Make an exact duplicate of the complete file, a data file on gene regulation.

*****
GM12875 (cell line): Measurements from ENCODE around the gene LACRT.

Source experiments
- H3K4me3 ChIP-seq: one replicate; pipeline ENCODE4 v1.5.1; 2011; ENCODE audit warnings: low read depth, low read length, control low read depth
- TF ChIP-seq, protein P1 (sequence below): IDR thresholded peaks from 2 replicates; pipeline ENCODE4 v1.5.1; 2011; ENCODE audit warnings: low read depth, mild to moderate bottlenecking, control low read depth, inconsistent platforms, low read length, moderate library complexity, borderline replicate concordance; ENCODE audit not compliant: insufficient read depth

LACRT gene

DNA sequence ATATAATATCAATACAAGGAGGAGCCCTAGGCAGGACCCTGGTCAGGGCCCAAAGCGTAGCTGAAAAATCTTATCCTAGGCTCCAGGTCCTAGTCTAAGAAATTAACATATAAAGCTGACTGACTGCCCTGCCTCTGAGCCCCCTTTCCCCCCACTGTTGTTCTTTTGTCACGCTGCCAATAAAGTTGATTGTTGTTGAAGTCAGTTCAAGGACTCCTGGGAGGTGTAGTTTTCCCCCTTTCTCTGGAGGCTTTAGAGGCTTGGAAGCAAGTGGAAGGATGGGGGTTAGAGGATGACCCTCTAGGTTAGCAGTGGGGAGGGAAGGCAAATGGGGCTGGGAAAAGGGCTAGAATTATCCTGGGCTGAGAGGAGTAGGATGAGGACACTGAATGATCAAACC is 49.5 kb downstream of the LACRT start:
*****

GM12875 (cell line): Measurements from ENCODE around the gene LACRT.

Source experiments
- H3K4me3 ChIP-seq: one replicate; pipeline ENCODE4 v1.5.1; 2011; ENCODE audit warnings: low read depth, low read length, control low read depth
- TF ChIP-seq, protein P1 (sequence below): IDR thresholded peaks from 2 replicates; pipeline ENCODE4 v1.5.1; 2011; ENCODE audit warnings: low read depth, mild to moderate bottlenecking, control low read depth, inconsistent platforms, low read length, moderate library complexity, borderline replicate concordance; ENCODE audit not compliant: insufficient read depth

LACRT gene

DNA sequence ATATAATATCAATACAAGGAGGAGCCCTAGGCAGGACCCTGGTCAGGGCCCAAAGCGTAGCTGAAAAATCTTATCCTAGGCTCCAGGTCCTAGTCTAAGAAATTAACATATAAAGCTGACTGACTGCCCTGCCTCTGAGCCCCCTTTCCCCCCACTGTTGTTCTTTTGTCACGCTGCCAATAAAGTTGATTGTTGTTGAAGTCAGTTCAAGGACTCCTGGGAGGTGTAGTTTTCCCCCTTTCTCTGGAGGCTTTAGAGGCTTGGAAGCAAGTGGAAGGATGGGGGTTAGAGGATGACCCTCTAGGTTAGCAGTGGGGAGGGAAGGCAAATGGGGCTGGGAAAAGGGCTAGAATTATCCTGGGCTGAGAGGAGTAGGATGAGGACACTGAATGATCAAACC is 49.5 kb downstream of the LACRT start: